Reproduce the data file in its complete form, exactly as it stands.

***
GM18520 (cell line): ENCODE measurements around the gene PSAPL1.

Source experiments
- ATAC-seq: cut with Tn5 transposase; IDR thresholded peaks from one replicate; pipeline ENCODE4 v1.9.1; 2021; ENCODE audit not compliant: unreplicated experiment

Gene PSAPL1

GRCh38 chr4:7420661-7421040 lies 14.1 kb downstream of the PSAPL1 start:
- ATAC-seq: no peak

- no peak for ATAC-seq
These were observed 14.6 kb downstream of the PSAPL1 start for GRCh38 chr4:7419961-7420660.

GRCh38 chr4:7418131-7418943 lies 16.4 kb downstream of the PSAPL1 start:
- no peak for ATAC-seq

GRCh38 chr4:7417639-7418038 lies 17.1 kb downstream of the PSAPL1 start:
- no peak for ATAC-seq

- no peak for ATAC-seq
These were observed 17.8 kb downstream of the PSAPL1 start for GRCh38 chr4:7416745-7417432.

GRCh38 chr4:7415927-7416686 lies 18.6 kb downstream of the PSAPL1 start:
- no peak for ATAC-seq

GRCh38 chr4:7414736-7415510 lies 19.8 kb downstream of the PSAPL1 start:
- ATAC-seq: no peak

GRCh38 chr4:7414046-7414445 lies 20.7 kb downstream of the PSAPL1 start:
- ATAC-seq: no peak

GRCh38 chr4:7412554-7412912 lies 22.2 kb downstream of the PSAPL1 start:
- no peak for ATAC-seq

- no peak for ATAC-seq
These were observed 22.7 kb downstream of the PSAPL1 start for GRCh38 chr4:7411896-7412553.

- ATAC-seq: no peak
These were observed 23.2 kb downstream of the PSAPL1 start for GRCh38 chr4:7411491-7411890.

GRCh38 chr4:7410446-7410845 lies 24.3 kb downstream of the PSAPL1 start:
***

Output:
GM18520 (cell line): ENCODE measurements around the gene PSAPL1.

Source experiments
- ATAC-seq: cut with Tn5 transposase; IDR thresholded peaks from one replicate; pipeline ENCODE4 v1.9.1; 2021; ENCODE audit not compliant: unreplicated experiment

Gene PSAPL1

GRCh38 chr4:7420661-7421040 lies 14.1 kb downstream of the PSAPL1 start:
- ATAC-seq: no peak

- no peak for ATAC-seq
These were observed 14.6 kb downstream of the PSAPL1 start for GRCh38 chr4:7419961-7420660.

GRCh38 chr4:7418131-7418943 lies 16.4 kb downstream of the PSAPL1 start:
- no peak for ATAC-seq

GRCh38 chr4:7417639-7418038 lies 17.1 kb downstream of the PSAPL1 start:
- no peak for ATAC-seq

- no peak for ATAC-seq
These were observed 17.8 kb downstream of the PSAPL1 start for GRCh38 chr4:7416745-7417432.

GRCh38 chr4:7415927-7416686 lies 18.6 kb downstream of the PSAPL1 start:
- no peak for ATAC-seq

GRCh38 chr4:7414736-7415510 lies 19.8 kb downstream of the PSAPL1 start:
- ATAC-seq: no peak

GRCh38 chr4:7414046-7414445 lies 20.7 kb downstream of the PSAPL1 start:
- ATAC-seq: no peak

GRCh38 chr4:7412554-7412912 lies 22.2 kb downstream of the PSAPL1 start:
- no peak for ATAC-seq

- no peak for ATAC-seq
These were observed 22.7 kb downstream of the PSAPL1 start for GRCh38 chr4:7411896-7412553.

- ATAC-seq: no peak
These were observed 23.2 kb downstream of the PSAPL1 start for GRCh38 chr4:7411491-7411890.

GRCh38 chr4:7410446-7410845 lies 24.3 kb downstream of the PSAPL1 start: